To measure the effect of noninvasive positive airway pressure ventilation on maternal hypertension and fetal blood flow in women with pregnancy-associated hypertension during wakefulness.
Pregnant women hospitalized with new onset pregnancy-associated hypertension were screened for participation. Women were excluded with multiple gestations, fetal anomalies, sleep disorder or comorbid illness. Two women were enrolled. Both patients underwent a comprehensive sleep/wake history and performed an Epworth Sleepiness Scale. Both patients had blood pressure and umbilical artery dopplers performed with and without 15 cmH2O continuous positive airway pressure(CPAP).
The first patient was a 35 year-old at 32 weeks gestation with an Epworth score of 7 and no snoring. She had a mean arterial blood pressure (MAP)of 97, fetal heart rate of 156 beats per minute (bpm), and a mid-cord umbilical artery systolic/diastolic (S/D) ratio of 1.88. On CPAP 15 cmH2O, her MAP decreased to 85 with a fetal heart rate of 174 bpm and a S/D ratio of 1.81. She continued to use an auto-titrating CPAP with an average pressure of 5-6 cmH2O. She underwent Cesarean section at 37 weeks to deliver a viable 2860 gram baby with an APGAR score of 8. The second patient was a 26 year-old at 35 weeks with an Epworth score of 8 and loud snoring. Her MAP was 121, with a fetal heart rate of 156 bpm and S/D ratio of 2.61. On CPAP 15 cmH2O, her MAP decreased to 110, with a fetal heart rate of 136 bpm and S/D ratio of 2.66. Her blood pressure was inadequately controlled and she also underwent Cesarean section. She delivered a viable 2565 gram baby with an APGAR of 7.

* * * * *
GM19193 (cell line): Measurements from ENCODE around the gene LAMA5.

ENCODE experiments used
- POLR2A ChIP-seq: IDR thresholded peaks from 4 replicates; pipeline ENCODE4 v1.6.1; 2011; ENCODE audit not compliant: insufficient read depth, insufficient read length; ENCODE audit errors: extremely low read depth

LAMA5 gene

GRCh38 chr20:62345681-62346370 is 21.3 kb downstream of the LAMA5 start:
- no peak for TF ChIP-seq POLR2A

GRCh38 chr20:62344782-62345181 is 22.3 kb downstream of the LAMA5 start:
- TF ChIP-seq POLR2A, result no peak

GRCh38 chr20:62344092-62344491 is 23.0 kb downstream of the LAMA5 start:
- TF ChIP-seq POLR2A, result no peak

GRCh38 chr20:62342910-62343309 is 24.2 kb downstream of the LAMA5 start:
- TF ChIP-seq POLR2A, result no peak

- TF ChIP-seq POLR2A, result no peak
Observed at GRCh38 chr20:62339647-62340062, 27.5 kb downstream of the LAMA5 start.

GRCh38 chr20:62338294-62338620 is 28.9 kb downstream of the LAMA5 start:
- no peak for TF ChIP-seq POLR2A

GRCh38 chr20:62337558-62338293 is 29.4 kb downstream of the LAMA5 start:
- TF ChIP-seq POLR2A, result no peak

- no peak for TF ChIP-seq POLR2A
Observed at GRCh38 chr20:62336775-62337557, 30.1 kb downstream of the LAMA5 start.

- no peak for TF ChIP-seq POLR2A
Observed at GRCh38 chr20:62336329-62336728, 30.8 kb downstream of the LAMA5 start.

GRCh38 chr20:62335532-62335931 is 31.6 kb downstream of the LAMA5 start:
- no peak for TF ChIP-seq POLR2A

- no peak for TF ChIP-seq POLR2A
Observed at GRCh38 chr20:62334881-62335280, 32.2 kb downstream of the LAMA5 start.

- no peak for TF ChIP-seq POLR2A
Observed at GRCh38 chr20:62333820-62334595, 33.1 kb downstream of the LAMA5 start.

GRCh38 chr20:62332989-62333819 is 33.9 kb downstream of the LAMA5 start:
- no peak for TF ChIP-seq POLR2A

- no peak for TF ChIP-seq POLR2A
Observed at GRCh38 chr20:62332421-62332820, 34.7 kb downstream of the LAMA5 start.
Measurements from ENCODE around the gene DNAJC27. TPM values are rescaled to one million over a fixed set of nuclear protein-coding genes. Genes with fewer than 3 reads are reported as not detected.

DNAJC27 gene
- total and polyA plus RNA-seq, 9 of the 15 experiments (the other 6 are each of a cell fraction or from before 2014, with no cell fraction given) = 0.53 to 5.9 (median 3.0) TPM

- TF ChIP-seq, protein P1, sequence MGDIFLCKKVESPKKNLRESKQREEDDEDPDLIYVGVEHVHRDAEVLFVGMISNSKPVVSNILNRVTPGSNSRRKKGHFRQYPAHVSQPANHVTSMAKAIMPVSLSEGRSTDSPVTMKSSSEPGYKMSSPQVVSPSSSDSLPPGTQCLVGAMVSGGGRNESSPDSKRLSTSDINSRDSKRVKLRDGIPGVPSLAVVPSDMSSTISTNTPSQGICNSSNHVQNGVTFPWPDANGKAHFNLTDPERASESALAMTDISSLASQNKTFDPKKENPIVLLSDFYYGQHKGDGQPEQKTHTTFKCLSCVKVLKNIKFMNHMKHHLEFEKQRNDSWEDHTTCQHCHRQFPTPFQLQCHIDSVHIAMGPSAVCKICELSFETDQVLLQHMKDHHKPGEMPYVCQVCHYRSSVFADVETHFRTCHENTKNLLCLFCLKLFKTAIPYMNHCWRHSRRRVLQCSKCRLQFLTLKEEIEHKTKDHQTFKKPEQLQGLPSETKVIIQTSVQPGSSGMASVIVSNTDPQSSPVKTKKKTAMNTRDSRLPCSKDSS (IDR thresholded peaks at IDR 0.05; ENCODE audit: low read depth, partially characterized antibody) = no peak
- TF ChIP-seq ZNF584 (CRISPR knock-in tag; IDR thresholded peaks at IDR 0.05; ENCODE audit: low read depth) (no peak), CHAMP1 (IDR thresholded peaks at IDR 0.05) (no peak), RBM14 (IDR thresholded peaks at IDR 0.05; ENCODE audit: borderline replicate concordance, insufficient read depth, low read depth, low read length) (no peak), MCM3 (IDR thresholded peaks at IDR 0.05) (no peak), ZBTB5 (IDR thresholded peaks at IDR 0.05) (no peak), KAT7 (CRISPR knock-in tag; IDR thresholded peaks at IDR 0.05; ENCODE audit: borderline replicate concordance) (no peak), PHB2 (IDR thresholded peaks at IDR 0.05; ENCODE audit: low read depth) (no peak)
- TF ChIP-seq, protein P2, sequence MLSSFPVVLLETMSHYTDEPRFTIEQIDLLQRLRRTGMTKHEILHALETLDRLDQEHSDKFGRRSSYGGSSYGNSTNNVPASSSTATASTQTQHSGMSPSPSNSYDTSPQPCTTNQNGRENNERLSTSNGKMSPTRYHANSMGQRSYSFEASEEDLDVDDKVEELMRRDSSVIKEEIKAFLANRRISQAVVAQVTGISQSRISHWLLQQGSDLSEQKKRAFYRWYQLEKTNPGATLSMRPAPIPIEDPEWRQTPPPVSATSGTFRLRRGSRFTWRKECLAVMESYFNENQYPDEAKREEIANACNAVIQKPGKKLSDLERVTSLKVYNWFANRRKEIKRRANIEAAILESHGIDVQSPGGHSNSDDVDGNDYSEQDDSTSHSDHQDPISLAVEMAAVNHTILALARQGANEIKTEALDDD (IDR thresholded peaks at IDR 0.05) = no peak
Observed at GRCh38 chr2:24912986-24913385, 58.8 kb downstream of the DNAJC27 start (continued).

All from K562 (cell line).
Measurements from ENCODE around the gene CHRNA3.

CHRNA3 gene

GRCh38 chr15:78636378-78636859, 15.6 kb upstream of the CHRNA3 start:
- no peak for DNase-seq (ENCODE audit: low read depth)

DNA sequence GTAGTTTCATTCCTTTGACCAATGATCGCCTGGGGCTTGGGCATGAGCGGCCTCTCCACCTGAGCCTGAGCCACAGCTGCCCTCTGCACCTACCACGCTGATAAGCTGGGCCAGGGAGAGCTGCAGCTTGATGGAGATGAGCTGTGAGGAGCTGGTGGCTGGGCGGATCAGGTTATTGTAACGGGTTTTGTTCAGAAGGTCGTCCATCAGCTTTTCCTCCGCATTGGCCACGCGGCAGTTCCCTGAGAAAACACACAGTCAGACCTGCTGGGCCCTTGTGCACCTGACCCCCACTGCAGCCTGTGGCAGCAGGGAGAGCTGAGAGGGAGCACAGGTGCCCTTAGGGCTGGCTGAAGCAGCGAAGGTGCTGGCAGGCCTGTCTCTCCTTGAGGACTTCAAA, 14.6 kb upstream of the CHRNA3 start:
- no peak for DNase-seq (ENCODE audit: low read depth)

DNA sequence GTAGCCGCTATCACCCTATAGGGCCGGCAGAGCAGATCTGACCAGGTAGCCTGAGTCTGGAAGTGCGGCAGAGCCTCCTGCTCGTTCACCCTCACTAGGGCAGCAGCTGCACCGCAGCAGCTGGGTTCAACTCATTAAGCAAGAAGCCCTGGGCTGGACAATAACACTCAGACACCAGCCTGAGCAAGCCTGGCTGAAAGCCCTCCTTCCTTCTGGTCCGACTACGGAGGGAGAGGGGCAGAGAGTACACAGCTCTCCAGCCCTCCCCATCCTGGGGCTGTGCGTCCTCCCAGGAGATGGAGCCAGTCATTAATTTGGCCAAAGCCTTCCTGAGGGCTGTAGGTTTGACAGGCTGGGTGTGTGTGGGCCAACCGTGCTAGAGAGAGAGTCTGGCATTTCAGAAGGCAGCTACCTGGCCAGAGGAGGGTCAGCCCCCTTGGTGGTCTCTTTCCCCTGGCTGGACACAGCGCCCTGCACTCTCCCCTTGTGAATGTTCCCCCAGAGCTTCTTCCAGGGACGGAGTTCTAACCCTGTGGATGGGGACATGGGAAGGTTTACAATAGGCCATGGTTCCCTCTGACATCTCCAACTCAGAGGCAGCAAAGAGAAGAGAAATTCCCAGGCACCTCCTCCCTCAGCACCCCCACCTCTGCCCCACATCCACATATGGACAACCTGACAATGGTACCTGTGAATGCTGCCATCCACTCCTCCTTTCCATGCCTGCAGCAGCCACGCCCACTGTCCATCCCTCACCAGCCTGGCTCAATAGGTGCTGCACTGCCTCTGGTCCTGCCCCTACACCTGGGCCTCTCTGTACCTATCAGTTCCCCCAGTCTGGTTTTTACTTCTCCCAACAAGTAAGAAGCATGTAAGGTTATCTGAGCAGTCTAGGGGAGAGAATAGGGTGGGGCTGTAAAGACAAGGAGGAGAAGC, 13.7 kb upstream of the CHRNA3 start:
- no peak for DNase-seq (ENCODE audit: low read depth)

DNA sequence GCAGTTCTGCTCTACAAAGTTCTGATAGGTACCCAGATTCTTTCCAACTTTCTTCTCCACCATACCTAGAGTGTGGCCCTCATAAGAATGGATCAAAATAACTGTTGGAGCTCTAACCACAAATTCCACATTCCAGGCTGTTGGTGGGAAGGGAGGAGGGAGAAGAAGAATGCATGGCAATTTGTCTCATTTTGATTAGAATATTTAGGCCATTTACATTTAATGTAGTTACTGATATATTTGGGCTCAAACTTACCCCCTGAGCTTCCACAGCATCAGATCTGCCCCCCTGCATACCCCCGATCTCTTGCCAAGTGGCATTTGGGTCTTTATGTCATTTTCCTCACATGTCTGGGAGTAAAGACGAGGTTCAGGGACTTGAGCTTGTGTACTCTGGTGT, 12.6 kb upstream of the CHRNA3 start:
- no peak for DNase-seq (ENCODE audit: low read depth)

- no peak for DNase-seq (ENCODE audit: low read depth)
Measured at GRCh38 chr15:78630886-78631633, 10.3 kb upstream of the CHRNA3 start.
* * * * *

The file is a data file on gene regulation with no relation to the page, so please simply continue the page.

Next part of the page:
In our patients, the use of CPAP resulted in improved daytime maternal-fetal hemodynamics. It would appear that even a small amount of positive pressure may result in an improvement in hemodynamics.
We propose that the use of continuous positive airway pressure in pregnancy-associated hypertension may result in an improvement in maternal-fetal hemodynamics.
D.A. Hutter, None.